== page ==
Once off the ferry our drive through Cancun got a bit interesting as the rain continued to pelt down, flooding streets to a depth of a foot or more, making the ever-present potholes impossible to see.  

We decided that since we were already in the city to get the car checked we might as well search for a new refrigerator.  Starting at Telebodega, then Liverpool, Chapur, and Sears we finally settled for a floor model at Costco.  

All the other stores said eight to fourteen days, more or less, before our purchase would arrive from Mexico City. 




Taking the old fridge out past neighbours’ house
Islander José (Pepe) Martinez arranged a truck and two strong guys to take our new refrigerator from Costco to our house.  His quote was considerably cheaper than the Cancun-based fletes y mudanzas(cartage companies).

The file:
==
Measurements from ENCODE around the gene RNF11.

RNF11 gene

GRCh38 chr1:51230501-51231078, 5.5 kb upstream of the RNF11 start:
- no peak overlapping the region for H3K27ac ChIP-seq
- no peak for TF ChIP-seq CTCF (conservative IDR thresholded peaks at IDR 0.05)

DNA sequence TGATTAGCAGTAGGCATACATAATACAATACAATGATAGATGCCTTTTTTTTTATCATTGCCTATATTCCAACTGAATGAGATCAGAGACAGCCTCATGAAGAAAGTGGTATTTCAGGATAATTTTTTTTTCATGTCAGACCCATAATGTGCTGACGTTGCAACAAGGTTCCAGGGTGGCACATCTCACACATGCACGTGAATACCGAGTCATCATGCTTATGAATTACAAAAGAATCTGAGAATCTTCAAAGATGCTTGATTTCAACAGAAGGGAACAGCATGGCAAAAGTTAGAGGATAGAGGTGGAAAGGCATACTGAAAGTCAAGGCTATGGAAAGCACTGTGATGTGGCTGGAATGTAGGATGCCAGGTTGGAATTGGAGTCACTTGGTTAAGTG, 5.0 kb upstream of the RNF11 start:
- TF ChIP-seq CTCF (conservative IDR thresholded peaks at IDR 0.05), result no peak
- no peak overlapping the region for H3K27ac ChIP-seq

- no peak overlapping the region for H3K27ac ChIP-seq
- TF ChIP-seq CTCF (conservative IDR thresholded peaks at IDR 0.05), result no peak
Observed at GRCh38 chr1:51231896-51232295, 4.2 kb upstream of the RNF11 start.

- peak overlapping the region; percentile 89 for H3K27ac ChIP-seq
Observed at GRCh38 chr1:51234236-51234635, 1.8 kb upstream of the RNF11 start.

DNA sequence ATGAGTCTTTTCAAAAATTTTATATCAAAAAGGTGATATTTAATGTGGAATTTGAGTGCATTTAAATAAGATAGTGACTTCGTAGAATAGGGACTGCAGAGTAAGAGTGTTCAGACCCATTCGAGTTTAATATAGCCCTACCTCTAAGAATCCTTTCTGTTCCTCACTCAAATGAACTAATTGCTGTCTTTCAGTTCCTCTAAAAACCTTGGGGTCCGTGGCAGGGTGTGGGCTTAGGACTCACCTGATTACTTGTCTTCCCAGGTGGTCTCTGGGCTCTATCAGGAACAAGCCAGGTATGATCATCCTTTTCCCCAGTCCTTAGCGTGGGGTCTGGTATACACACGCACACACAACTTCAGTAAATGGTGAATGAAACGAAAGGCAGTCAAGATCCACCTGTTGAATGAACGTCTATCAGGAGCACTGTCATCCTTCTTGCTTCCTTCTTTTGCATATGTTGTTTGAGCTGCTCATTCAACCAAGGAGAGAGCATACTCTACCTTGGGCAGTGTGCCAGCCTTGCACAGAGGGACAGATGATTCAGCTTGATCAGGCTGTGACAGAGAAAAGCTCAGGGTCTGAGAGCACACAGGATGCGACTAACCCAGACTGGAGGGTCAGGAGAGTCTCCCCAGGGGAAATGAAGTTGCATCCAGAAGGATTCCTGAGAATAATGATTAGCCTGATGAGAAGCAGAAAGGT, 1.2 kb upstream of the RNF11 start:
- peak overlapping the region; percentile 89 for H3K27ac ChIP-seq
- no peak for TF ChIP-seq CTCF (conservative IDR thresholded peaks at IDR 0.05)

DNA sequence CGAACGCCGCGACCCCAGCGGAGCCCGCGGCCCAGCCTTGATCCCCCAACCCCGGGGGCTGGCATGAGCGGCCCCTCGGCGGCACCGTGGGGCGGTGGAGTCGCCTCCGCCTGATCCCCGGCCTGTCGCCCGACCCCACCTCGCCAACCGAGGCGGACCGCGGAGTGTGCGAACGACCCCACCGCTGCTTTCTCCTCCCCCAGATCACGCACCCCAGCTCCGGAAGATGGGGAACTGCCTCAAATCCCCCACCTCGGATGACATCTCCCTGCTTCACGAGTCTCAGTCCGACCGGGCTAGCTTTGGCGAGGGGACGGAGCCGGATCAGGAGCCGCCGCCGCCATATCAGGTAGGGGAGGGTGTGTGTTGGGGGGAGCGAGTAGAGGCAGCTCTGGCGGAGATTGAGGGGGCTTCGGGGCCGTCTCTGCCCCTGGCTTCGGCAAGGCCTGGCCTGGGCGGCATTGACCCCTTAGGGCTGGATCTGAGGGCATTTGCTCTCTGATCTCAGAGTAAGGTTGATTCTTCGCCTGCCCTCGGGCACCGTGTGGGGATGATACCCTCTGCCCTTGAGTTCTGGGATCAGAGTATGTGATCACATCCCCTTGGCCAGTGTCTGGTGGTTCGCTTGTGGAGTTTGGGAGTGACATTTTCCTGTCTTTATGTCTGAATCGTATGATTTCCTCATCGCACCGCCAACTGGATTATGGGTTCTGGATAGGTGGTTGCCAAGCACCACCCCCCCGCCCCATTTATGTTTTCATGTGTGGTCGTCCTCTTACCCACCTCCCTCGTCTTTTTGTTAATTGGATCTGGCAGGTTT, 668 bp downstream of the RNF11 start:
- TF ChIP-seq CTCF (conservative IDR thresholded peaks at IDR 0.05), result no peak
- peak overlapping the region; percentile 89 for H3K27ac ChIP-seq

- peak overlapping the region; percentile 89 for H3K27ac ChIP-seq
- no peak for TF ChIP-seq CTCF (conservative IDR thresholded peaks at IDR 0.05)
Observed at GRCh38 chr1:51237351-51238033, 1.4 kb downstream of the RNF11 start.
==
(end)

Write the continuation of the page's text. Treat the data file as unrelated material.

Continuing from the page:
As the rain continued to pelt down four guys wrestled the thirty-three inch wide beast into our house through an almost-too-narrow front door.  Lawrie had already removed the door and part of the frame but it was still a very tight squeak to get it inside the house.  The non-working appliance, thirty-six inches wide, was man-handled outside, and over a neighbours’ propane tank and onto the street.   Note to new island home owners: check the size of your main entrance before you purchase a large side-by-side refrigerator.  It’s a small but frustrating detail we overlooked eight years ago when we had the house built.

 

The return of sunny weather

As for the weather, eventually this persistent storm got bored with bothering us.  

It slowly dissipated allowing the warm Caribbean sun dry out our soggy little island. 

Warm breezes, sunshine. It’s all good.  We live in paradise.


Hasta Luego
Lynda & Lawrie

We hope you enjoyed this post.  If you did please feel free to share it with your friends and family.